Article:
The most recent step a lot of news outlets have already taken is to settle on a new business model, one that doesn’t rely on advertisers to pay for their revenues — it’s the digital subscription model. Quality journalism can be born again thanks to a reliable subscription system made available by readers themselves who also understand the value of independent journalism.
But the digital subscription model has gotten a lot of flack, after all, why would readers have to pay for information on the Internet? A free, open platform? A lot of people watch the news, keep up to date with what’s going on in the world and read several articles a day on the internet out of a sense of civic duty — and civic duty is free, right? Well, people might pat themselves on the back when they read an article from The Guardian, but The Guardian needs to be patted with a solid revenue stream to continue unbiased, quality reporting. It’s time to treat journalism as a service. Why? Because we owe it to journalists, but most importantly, to ourselves. If we deserve to get true information, reporters also deserve to be compensated for it. The law of attraction doesn’t only work for personal development — if you want nice things, dish them out first.
But, having said that, whatever route journalism takes, confirmation bias and the illusory truth effect will always exist, but I believe we deserve to let those phenomenons happen to us as little as possible. This is personal development.
Do I know this? Do I think I know this? Do I already think I know this as I’m reading this article? Where did I get this knowledge from anyway? Can I trust it? Is it against or in favor of what I already think is true? Is what I believe is true, true? Can I reverse engineer my thought process to know where my belief stems from?
These are questions we should try and ask ourselves when we watch or listen or read about important issues online, on TV or in newspapers. It’s hard. It’s taxing on many levels. But it’s necessary. The lines between opinion and critical thinking have been blurred by the non-stop onslaught of news we consume either voluntarily or against our will, but mostly the latter. Because in this age of content constantly pushed in our faces, when you always have something to move on to immediately, you can’t take the opportunity to sit back and think and reflect on what you just watched, listened, or read. You move on to the next thing.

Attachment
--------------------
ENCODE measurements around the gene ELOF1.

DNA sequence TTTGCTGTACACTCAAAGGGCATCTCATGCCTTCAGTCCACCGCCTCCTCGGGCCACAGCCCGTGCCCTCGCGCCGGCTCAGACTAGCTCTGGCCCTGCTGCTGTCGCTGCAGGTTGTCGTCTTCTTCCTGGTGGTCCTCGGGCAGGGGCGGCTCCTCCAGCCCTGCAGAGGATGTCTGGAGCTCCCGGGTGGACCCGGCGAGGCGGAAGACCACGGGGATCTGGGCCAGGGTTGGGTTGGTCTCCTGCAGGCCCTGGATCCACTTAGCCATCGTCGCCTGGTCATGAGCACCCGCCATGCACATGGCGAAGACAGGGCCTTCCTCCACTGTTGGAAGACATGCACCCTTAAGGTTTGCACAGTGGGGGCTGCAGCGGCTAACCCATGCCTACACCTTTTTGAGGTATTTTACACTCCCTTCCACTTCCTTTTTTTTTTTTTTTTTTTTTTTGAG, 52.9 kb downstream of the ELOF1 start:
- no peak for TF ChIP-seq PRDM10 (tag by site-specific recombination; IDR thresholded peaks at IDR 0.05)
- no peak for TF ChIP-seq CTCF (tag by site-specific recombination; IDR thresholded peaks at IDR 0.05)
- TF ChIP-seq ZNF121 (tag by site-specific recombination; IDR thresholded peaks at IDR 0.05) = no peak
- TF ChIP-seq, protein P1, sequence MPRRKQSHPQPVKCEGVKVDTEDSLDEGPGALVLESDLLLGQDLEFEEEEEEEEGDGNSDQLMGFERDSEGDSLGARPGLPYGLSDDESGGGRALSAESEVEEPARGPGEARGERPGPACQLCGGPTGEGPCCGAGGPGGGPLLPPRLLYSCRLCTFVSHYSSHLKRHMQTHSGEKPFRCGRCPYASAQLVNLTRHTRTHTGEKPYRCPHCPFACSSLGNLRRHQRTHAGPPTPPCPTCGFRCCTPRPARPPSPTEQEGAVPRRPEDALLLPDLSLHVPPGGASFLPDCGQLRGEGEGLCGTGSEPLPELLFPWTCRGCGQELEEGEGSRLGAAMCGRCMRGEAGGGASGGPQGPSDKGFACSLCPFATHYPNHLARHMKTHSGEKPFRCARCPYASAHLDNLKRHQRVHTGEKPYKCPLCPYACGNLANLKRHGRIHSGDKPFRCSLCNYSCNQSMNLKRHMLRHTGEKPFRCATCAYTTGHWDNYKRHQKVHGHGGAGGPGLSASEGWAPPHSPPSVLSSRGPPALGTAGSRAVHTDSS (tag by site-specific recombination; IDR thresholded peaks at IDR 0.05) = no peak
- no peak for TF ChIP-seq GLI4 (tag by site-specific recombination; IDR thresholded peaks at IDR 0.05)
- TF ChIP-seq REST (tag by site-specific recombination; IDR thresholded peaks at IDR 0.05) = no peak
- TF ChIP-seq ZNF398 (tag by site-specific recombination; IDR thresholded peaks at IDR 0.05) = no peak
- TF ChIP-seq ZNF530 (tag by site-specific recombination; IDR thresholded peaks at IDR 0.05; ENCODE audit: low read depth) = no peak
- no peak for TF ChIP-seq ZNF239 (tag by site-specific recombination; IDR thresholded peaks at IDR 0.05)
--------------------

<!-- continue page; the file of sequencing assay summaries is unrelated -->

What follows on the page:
In Nanette, Hannah Gadsby tells us she froze a formative experience at its trauma point and sealed it off into jokes. Setup, punchline. It’s quick. No time to let it sit. Need to move on to the next joke. And this is exactly what Fake News and the era of non-stop content is — a joke. We are constantly hit with punchlines we don’t take time to reflect on. Through repetition, Hannah Gadsby’s punchline became her story because she hadn’t taken enough time to move past it. Fighting against the illusory truth effect isn’t just about fighting against Fake News, we need to do it for, again, ourselves — for our sanity.
I don’t know if the era of non-stop content will ever run its course, but I know we can steer it in a new direction. A joke is simple — a setup followed by a punchline. It’s quick. No time to let it sink in. But we need to let it sink in. We need to add this third part. We need to turn the joke into a story — a beginning, a middle, and an end. We need to sit back and think and study and reflect on the news we’re fed to fully understand it, so as not to blindly react to it. Because when you always have something else to move on to, you can’t hold on to the things that truly matter.